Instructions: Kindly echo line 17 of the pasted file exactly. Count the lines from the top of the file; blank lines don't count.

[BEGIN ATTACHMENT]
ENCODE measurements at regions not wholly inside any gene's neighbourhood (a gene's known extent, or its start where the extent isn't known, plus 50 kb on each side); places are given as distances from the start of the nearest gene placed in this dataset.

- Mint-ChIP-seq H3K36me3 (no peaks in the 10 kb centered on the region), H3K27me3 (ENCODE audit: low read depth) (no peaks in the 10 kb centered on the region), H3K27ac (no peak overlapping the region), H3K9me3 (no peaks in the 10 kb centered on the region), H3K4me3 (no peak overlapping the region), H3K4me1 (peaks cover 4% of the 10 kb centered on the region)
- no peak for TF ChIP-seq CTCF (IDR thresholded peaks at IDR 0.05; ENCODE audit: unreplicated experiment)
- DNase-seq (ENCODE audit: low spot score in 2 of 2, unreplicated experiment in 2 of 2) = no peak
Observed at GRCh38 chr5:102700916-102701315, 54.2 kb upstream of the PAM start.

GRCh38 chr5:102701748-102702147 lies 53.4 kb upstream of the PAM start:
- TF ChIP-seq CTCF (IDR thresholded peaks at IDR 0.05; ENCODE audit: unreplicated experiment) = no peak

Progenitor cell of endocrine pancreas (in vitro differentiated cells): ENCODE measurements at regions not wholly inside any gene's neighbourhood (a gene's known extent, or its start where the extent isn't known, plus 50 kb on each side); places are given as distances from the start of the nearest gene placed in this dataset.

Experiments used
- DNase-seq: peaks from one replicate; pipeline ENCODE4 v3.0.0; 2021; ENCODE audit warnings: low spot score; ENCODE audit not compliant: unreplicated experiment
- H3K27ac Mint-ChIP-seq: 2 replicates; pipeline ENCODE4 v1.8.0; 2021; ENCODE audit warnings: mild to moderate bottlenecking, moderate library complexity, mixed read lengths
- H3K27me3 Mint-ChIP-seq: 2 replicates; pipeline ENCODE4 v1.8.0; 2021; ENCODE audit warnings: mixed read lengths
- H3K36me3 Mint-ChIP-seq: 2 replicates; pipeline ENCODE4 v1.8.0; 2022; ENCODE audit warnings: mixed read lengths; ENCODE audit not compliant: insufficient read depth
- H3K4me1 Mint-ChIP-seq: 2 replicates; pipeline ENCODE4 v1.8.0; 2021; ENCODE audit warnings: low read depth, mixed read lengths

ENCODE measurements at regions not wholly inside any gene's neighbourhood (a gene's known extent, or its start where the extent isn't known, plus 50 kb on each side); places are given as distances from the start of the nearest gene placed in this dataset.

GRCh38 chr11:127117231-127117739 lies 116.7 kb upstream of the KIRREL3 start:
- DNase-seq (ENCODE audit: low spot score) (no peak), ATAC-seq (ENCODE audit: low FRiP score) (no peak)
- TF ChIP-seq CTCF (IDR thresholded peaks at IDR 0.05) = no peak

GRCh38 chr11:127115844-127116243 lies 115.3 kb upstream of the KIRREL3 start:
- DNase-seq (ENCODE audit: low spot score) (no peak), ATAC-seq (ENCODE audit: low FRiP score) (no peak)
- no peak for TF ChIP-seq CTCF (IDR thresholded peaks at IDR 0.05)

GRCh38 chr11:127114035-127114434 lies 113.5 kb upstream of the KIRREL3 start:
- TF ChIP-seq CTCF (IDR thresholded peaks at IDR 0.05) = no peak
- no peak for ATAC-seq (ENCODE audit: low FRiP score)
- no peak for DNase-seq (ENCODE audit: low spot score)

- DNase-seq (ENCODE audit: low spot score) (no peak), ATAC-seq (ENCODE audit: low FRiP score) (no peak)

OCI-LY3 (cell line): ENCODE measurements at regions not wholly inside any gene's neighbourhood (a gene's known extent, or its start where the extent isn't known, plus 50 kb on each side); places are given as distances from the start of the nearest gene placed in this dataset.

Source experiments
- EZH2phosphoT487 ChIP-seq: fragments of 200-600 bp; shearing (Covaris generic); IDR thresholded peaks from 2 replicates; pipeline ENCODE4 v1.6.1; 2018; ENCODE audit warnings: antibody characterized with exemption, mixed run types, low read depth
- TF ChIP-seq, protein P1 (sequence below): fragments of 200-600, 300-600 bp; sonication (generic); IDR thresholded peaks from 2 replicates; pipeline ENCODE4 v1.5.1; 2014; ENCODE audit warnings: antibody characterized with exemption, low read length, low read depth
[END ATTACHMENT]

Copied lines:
- DNase-seq (ENCODE audit: low spot score) (no peak), ATAC-seq (ENCODE audit: low FRiP score) (no peak)